I didn't see anything mentioned about them being territorial, so they still wouldn't harass other fish even if they have been there a long time and just now see new fish introduced. I have introduced tons of new fish to tanks with other fish that have been there for a lot longer and no harassing just because they are new (again, they aren't territorial fish though).

Unusual aggression is due to stress factors, causing them to be irritable or just unnormally mean. There are many possible stress factors, such as improper water parameters/environment, issues with tank mates, disease, even excess lighting, or lack of hiding areas, etc... But right away, what stands out is the small group of head and tail light tetras. Only 3 is too small of a group and causes stress among those fish which can abnormal aggression. At least 6 is recommended for any schooling/shoaling social fish. So what would help is getting more h&tl tetras. I would recommend for you to get at least 8 in total.

Your concern about the h&tl tetras harassing the neons to death is very valid. The neons being new and already stressed, they indeed can die from the additional stress the other tetras are putting on them. Depends on the severity of the harassment though.

Lot of ways to increase the likeliness of survival, but that's a whole list of things and I'm too tired to type it all out right now. Pretty much just do anything you can think of to minimize stress if you want to the best chances at success. Leaving the light off is one thing.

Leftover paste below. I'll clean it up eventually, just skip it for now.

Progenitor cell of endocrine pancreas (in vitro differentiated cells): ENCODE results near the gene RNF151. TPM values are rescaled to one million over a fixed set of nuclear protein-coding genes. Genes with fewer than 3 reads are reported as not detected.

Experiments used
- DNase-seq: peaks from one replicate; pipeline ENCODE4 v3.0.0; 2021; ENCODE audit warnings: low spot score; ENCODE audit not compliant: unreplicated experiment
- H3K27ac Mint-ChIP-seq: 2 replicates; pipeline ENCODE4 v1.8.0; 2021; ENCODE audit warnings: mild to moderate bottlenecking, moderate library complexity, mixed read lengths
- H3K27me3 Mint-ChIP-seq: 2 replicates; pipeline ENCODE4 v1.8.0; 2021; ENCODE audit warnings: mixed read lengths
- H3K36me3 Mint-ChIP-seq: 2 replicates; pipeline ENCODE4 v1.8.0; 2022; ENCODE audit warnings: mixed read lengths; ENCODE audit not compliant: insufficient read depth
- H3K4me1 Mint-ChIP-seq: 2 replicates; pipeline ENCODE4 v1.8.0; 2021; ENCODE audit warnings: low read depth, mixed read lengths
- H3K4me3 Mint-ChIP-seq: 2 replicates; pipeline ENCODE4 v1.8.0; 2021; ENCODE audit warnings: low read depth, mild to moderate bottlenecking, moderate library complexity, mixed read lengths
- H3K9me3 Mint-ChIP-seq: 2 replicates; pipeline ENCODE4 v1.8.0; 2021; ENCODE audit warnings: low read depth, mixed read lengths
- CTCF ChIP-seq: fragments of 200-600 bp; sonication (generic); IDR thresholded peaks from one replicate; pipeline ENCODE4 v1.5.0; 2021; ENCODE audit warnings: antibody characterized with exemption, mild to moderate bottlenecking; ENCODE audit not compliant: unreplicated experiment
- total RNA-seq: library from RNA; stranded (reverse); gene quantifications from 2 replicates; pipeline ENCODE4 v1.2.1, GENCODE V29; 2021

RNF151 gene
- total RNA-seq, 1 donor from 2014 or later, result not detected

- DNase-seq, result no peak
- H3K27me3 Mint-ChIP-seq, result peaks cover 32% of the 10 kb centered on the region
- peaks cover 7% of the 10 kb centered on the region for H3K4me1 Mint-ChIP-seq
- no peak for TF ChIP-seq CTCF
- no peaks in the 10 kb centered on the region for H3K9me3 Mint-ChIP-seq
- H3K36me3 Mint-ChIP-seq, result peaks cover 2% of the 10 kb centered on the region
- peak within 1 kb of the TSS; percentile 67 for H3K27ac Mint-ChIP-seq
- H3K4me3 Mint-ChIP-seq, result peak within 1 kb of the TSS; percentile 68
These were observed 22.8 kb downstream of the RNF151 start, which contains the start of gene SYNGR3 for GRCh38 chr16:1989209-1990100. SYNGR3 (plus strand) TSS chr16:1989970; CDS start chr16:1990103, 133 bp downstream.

It's not uncommon for new fish to not eat for a day or two when first introduced until they calm down/settle into their new surroundings, currently they are just too stressed. But if they don't eat for much longer than that initial period, I would worry. As mentioned, stressed fish tend to not eat, but I would address those stressors, whether that is the other tetras harassing them or not.

Seachem GarlicGuard can be added to fish food to make it more attractive to fish, plus it has health benefits as well. Lure the h&tl tetras away from the neons with food while also spot feeding the neons so they have more of a chance to eat.

You did good with an appropriate sized neon group of 12 though, as they feel less stressed/more safe with a larger size group.

Pretty much the only way to keep track of the neons is to count them (they will probably be in a close group, so it should be easy, especially seeing their iridescent blue stripe).

The fading when out in the open isn't really normal. Once they've been exposed to the light for a little while, their colors are "developed"/present. Maybe it's just a optical illusion/effect you are seeing when they are against different "backdrops" (green/red plants vs out in the open)? Or it's just the way/angle the light is hitting them?

Regarding the other LFS, I would call first just to make sure they have them as that is a long drive. Fish can survive a 6 hour drive (they fly for longer, even without pure o2). Would help if you told the LFS how long of a drive so they can make sure they put more oxygen in the bag -then again, water volume affects pollution dilution potential :P. I would put the bagged fish in a insulated cooler/styrofoam box to keep water temp more stable -especially from heating up which would further reduce o2 in the water- and them being in the dark reduces stress. Lot of other things you can do to minimize stress, just think about it.

Man, I always type so much. Well...I'm off to get some rest :P